BUSINESS
March 22, 2014 | Ricardo Lopez
If the IRS is calling and demanding you pay up or else, it's probably not the IRS. In what officials in Washington are calling the largest of its kind, a sophisticated phone scam has swindled 20,000 people nationally out of a combined $1 million. Scammers are armed with enough information and technological know-how to bilk taxpayers, often convincing unsuspecting victims because they can recite the last four digits of their Social Security number, officials said. The call that comes in appears to be -- at least on caller ID -- from the Internal Revenue Service.
BUSINESS
March 19, 2014 | By Jerry Hirsch
In a landmark settlement of criminal charges, Toyota Motor Corp. admitted deceiving regulators about deadly safety defects and agreed to pay $1.2 billion, the largest penalty ever imposed on an automaker. In the unprecedented deal with the U.S. Justice Department, the world's largest automaker admitted it misled consumers about two defects that caused unintended sudden-acceleration incidents - sticking gas pedals and floor mats trapping the pedals. “Toyota put sales over safety, and profit over principle,” said George Venizelos, assistant director of the FBI. “The disregard Toyota had for the safety of the public was outrageous.
BUSINESS
February 15, 2013 | by Walter Hamilton
Consumer sentiment rebounded solidly early in February after a disappointing showing the previous two months, according to a survey released Friday. The monthly Thomson Reuters/University of Michigan consumer sentiment index rose to 76.3, up from 73.8 in January. Quiz: How much do you know about looming federal budget cuts? The readings in December and January were weighed down by Americans' concerns about the potential drag from the so-called fiscal cliff, which federal lawmakers averted with a last-minute deal.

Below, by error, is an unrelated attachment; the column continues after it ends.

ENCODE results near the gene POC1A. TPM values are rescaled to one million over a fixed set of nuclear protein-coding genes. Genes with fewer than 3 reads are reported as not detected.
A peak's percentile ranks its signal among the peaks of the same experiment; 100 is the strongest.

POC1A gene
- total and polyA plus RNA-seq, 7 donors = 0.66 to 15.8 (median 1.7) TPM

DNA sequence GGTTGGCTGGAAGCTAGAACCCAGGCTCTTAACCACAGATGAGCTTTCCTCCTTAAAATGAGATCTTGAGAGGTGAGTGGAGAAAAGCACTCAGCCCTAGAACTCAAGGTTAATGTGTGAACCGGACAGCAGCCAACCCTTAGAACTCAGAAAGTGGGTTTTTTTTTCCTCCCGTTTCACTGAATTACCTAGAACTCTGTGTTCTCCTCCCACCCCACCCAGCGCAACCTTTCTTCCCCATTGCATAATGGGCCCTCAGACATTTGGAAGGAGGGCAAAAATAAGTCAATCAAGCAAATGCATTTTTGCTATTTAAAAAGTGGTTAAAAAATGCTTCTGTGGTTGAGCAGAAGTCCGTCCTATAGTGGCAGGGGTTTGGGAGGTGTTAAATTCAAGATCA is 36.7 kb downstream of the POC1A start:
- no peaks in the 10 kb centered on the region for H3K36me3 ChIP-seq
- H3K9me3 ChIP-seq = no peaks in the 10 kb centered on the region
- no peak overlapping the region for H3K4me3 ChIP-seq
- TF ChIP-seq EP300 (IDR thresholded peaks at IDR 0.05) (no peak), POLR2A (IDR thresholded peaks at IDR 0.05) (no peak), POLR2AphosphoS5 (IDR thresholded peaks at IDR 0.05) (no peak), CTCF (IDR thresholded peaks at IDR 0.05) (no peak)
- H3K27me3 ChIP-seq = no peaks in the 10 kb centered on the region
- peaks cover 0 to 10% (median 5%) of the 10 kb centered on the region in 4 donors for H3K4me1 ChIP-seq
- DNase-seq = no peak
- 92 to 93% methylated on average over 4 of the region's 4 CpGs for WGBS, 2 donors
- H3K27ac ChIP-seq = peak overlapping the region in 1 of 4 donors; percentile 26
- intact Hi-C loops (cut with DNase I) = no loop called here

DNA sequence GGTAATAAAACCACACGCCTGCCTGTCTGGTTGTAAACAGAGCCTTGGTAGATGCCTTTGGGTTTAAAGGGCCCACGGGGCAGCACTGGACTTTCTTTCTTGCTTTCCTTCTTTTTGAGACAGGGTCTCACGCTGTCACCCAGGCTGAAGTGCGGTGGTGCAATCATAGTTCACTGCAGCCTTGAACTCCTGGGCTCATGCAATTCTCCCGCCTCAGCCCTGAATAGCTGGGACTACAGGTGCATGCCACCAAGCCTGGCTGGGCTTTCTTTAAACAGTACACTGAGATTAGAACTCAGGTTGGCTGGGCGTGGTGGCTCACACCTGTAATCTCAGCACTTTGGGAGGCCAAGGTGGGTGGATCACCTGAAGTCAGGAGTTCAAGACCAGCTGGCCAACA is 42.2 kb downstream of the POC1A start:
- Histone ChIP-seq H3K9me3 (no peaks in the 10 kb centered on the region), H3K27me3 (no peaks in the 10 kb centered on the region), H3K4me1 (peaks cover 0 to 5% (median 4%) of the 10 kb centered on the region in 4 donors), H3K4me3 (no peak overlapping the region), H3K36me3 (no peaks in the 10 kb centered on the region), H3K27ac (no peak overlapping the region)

AUTOS
February 1, 2013 | By Brian Thevenot
Toyota, Ford and Honda ranked highest in a consumer survey of brand perception by Consumer Reports, and Tesla - the Palo Alto-based maker of electric cars - made the Top 10.  The best brands list largely mirrors the survey from last year, in which the top six brands finished in the same order, according to the product-testing organization and consumer magazine, which released the results Friday. Scoring worst in the survey were Mitsubishi and Toyota's Scion brand - tying for last place - and Ram trucks, scoring third worst.
OPINION
March 17, 2014 | By Michael Shermer
The New Jersey Motor Vehicle Commission last week voted to prohibit Tesla from selling its electric vehicles directly to consumers, a decision endorsed by the New Jersey Coalition of Automotive Retailers and Gov. Chris Christie. New Jersey is the third state, after Texas and Arizona, to block Tesla from direct sales, all under the guise of protecting consumers. Some free market. Of course, auto dealers prefer an arrangement in which they have exclusive rights to sell a certain manufacturer's product.
BUSINESS
March 13, 2014 | By Chad Terhune and Soumya Karlamangla
California is nearing 1 million people enrolled in Obamacare coverage, but the state's insurance exchange is still running behind in signing up Latinos and young people. In figures released Thursday, the state said 923,832 people had picked a health plan through March 9, and about 1.5 million people have enrolled or been deemed eligible for an expansion of Medi-Cal, the state's Medicaid program for the poor. But the overall rate of health plan sign-ups slowed during February, partly hurt by a five-day outage of the state's enrollment website.